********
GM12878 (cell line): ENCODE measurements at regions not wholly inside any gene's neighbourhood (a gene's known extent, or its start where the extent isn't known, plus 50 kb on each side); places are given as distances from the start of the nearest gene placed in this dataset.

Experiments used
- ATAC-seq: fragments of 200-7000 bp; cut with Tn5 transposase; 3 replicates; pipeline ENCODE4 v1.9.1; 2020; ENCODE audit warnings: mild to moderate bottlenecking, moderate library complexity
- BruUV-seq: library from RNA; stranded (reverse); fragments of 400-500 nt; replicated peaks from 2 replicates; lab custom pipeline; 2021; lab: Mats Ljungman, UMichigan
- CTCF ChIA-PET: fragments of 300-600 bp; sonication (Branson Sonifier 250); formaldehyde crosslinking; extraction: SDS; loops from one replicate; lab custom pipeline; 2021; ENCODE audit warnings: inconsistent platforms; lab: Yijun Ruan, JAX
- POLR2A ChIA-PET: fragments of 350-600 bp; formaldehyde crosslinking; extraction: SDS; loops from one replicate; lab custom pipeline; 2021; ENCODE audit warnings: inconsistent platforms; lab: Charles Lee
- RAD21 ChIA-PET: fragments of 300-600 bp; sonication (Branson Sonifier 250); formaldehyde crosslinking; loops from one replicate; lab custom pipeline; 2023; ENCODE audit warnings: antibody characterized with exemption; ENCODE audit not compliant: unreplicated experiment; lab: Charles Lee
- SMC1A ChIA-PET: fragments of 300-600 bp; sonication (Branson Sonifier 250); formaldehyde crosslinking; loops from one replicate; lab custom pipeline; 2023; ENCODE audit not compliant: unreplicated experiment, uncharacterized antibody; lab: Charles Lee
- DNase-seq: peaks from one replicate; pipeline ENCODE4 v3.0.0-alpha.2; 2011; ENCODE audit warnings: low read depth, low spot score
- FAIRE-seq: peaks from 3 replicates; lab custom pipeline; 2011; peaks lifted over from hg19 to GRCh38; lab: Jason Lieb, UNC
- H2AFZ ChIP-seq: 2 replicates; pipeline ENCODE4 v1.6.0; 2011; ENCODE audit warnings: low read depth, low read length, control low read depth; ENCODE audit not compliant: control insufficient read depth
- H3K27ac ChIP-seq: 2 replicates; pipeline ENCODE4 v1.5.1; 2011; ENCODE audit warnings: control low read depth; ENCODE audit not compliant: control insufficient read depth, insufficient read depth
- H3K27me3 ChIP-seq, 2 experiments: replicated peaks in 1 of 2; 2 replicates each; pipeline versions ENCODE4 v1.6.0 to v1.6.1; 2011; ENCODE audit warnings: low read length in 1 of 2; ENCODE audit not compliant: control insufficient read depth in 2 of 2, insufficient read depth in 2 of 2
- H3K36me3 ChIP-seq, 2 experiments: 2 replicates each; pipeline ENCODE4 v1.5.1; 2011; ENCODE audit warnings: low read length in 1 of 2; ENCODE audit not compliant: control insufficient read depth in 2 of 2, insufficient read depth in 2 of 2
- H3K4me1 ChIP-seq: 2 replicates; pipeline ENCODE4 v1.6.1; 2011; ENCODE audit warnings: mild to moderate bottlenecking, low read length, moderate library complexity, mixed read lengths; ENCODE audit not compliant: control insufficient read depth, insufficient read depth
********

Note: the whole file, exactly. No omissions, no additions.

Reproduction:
GM12878 (cell line): ENCODE measurements at regions not wholly inside any gene's neighbourhood (a gene's known extent, or its start where the extent isn't known, plus 50 kb on each side); places are given as distances from the start of the nearest gene placed in this dataset.

Experiments used
- ATAC-seq: fragments of 200-7000 bp; cut with Tn5 transposase; 3 replicates; pipeline ENCODE4 v1.9.1; 2020; ENCODE audit warnings: mild to moderate bottlenecking, moderate library complexity
- BruUV-seq: library from RNA; stranded (reverse); fragments of 400-500 nt; replicated peaks from 2 replicates; lab custom pipeline; 2021; lab: Mats Ljungman, UMichigan
- CTCF ChIA-PET: fragments of 300-600 bp; sonication (Branson Sonifier 250); formaldehyde crosslinking; extraction: SDS; loops from one replicate; lab custom pipeline; 2021; ENCODE audit warnings: inconsistent platforms; lab: Yijun Ruan, JAX
- POLR2A ChIA-PET: fragments of 350-600 bp; formaldehyde crosslinking; extraction: SDS; loops from one replicate; lab custom pipeline; 2021; ENCODE audit warnings: inconsistent platforms; lab: Charles Lee
- RAD21 ChIA-PET: fragments of 300-600 bp; sonication (Branson Sonifier 250); formaldehyde crosslinking; loops from one replicate; lab custom pipeline; 2023; ENCODE audit warnings: antibody characterized with exemption; ENCODE audit not compliant: unreplicated experiment; lab: Charles Lee
- SMC1A ChIA-PET: fragments of 300-600 bp; sonication (Branson Sonifier 250); formaldehyde crosslinking; loops from one replicate; lab custom pipeline; 2023; ENCODE audit not compliant: unreplicated experiment, uncharacterized antibody; lab: Charles Lee
- DNase-seq: peaks from one replicate; pipeline ENCODE4 v3.0.0-alpha.2; 2011; ENCODE audit warnings: low read depth, low spot score
- FAIRE-seq: peaks from 3 replicates; lab custom pipeline; 2011; peaks lifted over from hg19 to GRCh38; lab: Jason Lieb, UNC
- H2AFZ ChIP-seq: 2 replicates; pipeline ENCODE4 v1.6.0; 2011; ENCODE audit warnings: low read depth, low read length, control low read depth; ENCODE audit not compliant: control insufficient read depth
- H3K27ac ChIP-seq: 2 replicates; pipeline ENCODE4 v1.5.1; 2011; ENCODE audit warnings: control low read depth; ENCODE audit not compliant: control insufficient read depth, insufficient read depth
- H3K27me3 ChIP-seq, 2 experiments: replicated peaks in 1 of 2; 2 replicates each; pipeline versions ENCODE4 v1.6.0 to v1.6.1; 2011; ENCODE audit warnings: low read length in 1 of 2; ENCODE audit not compliant: control insufficient read depth in 2 of 2, insufficient read depth in 2 of 2
- H3K36me3 ChIP-seq, 2 experiments: 2 replicates each; pipeline ENCODE4 v1.5.1; 2011; ENCODE audit warnings: low read length in 1 of 2; ENCODE audit not compliant: control insufficient read depth in 2 of 2, insufficient read depth in 2 of 2
- H3K4me1 ChIP-seq: 2 replicates; pipeline ENCODE4 v1.6.1; 2011; ENCODE audit warnings: mild to moderate bottlenecking, low read length, moderate library complexity, mixed read lengths; ENCODE audit not compliant: control insufficient read depth, insufficient read depth